No-one's going to actually deliberately sabotage one of these things just to see how well it would react in the event of Depressurised Loss of Forced Cooling, and in theory the graphite spheres can't break down, but they're also claiming those spheres would keep the radioactive materials isolated for over a million years.

Uhh...how long ago did they find out Chernobyl's sarcophagus was breaking down? (a bit of a fallacious argument considering those circumstances, I admit, but it demonstrates just how wonky these estimates can be)

No. Just...no. Nuclear power is bad, mmmkay?
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icarus
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PostPosted: Wed Oct 13, 2004 4:56 pm    Post subject: Reply with quote

do you work for any large oil company
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Degraine



Joined: 01 Sep 2004
Posts: 27



PostPosted: Wed Oct 13, 2004 8:00 pm    Post subject: Reply with quote

What, you're implying that I'm trying to protect the fossil fuel industry out of self interest? Icarus, mate, I think your tinfoil hat's on a bit tight. I work as a meat cutter for a small market about five minutes walk up the road from where I live, for your information.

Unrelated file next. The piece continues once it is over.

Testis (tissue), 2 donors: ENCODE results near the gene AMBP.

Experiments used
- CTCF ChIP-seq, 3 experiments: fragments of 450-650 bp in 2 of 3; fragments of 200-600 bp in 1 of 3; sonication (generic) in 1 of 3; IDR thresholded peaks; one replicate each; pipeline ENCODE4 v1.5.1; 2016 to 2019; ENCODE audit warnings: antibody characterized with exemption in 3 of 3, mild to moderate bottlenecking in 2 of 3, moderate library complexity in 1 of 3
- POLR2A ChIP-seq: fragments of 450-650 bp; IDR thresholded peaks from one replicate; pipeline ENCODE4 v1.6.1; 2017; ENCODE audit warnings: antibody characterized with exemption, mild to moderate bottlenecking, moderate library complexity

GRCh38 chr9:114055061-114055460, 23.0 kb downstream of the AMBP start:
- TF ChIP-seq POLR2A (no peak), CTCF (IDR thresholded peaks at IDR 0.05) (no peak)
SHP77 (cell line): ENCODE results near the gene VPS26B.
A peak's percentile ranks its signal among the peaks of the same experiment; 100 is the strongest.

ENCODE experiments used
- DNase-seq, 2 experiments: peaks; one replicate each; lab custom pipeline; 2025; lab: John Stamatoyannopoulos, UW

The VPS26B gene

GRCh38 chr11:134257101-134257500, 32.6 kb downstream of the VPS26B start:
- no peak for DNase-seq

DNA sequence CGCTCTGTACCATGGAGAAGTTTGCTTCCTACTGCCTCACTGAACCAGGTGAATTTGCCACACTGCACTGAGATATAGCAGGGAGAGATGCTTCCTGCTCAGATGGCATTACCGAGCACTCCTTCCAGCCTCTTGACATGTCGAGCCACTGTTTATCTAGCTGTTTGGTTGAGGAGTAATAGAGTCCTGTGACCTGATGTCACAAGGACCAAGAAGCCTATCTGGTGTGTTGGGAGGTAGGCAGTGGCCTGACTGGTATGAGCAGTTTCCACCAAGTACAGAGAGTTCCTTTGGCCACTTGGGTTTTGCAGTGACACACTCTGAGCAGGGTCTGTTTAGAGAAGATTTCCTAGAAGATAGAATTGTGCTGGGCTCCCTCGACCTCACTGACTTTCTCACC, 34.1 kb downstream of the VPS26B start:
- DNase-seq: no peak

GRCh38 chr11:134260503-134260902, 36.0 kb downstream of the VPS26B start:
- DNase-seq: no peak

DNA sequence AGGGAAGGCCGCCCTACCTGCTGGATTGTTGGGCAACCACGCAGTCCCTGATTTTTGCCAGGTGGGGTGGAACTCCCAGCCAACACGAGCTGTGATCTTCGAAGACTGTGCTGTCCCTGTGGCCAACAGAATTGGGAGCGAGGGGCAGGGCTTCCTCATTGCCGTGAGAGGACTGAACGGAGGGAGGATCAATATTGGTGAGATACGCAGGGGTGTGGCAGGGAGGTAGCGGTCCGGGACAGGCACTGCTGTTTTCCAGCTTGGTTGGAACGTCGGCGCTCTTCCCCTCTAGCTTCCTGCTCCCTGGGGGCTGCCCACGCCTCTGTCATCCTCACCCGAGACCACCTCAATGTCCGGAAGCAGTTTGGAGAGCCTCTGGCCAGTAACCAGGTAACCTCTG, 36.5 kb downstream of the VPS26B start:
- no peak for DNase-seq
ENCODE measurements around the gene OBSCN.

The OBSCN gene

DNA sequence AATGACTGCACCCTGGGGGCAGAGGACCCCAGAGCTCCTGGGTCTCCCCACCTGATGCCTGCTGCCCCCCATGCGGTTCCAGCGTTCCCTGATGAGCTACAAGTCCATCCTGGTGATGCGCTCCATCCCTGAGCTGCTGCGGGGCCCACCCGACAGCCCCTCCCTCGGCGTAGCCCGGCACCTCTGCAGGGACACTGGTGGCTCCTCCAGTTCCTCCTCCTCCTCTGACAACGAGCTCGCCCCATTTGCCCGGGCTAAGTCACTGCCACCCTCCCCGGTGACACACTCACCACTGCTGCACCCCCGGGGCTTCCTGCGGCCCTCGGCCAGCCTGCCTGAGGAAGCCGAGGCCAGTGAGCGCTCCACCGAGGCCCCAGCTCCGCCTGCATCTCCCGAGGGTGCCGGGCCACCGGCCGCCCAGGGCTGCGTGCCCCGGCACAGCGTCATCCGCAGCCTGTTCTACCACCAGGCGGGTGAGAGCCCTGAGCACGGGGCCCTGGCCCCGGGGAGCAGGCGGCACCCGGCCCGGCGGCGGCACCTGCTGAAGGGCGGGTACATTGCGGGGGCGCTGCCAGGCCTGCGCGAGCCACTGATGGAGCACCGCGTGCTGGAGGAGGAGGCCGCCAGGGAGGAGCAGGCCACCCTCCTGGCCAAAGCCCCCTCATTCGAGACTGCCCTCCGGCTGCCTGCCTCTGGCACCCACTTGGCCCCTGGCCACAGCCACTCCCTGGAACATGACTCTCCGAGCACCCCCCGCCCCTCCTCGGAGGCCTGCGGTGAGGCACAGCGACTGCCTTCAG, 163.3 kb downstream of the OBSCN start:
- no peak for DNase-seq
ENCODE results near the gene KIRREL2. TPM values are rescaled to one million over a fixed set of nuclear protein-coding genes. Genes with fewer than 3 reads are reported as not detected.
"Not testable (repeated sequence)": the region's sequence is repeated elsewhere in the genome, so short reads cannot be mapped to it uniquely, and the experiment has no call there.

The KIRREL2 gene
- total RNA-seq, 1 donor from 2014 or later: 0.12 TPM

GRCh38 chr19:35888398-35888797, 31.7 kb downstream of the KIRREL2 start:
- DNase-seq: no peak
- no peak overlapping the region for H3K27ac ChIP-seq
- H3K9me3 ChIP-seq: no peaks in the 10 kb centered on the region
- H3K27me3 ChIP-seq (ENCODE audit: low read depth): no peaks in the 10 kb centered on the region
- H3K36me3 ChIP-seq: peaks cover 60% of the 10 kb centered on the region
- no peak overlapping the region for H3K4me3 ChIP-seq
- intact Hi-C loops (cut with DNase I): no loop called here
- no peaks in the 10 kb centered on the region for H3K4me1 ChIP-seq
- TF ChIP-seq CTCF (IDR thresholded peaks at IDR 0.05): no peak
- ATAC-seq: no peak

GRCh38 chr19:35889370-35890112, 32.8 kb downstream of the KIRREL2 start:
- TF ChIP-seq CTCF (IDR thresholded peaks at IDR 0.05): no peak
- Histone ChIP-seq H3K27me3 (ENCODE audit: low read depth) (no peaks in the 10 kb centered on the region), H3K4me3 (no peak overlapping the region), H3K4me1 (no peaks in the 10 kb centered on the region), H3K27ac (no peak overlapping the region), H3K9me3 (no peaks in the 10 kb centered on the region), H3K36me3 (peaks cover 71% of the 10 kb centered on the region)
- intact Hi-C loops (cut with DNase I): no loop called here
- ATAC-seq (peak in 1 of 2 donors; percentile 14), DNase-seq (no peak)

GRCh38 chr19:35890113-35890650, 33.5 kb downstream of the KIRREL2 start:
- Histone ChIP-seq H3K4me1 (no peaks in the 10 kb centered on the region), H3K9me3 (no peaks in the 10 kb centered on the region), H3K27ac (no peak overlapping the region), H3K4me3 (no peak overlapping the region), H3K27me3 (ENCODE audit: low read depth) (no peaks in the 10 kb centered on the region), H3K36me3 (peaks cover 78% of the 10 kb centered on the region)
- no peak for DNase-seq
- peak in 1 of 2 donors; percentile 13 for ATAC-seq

I happen to be very interested in alternative energy. I've researched small-scale power generation because someday I'd like to be totally independant of the power grid. I won't bother linking to specific pages, although Googling Francis and Kaplan water turbines makes for fascinating reading. Wind turbines and solar panels...I'm sure you can find plenty on those yourself. Heck, Strath Steam in Australia produces 5 and 8-10hp steam engines for power generation and operating machinery.

There's more to electrical generation than national scale coal and nuclear power plants, y'know.
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icarus
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Joined: 01 Mar 2004

Location: Olympia Washington



PostPosted: Wed Oct 13, 2004 8:15 pm    Post subject: Reply with quote

solar and wind cant produce enough power
hidro might but you have to build a big dam and flood entire towns

moast of the bad stuff you hear about nukes are from the oil companys
the sad thing is libarals are to easy to muinipulate

the biggest problem about nukes is storing the waist beacuse evryone is selfsh and doesint want it burreyd in thare backyard
but personaly i wouldent mind having a few tonnes under my house (provided thay pay me first)


also you cut meat K001 what kind? beef, chicken, lamb, pork....

Ps. i do not whare a tinfoil hat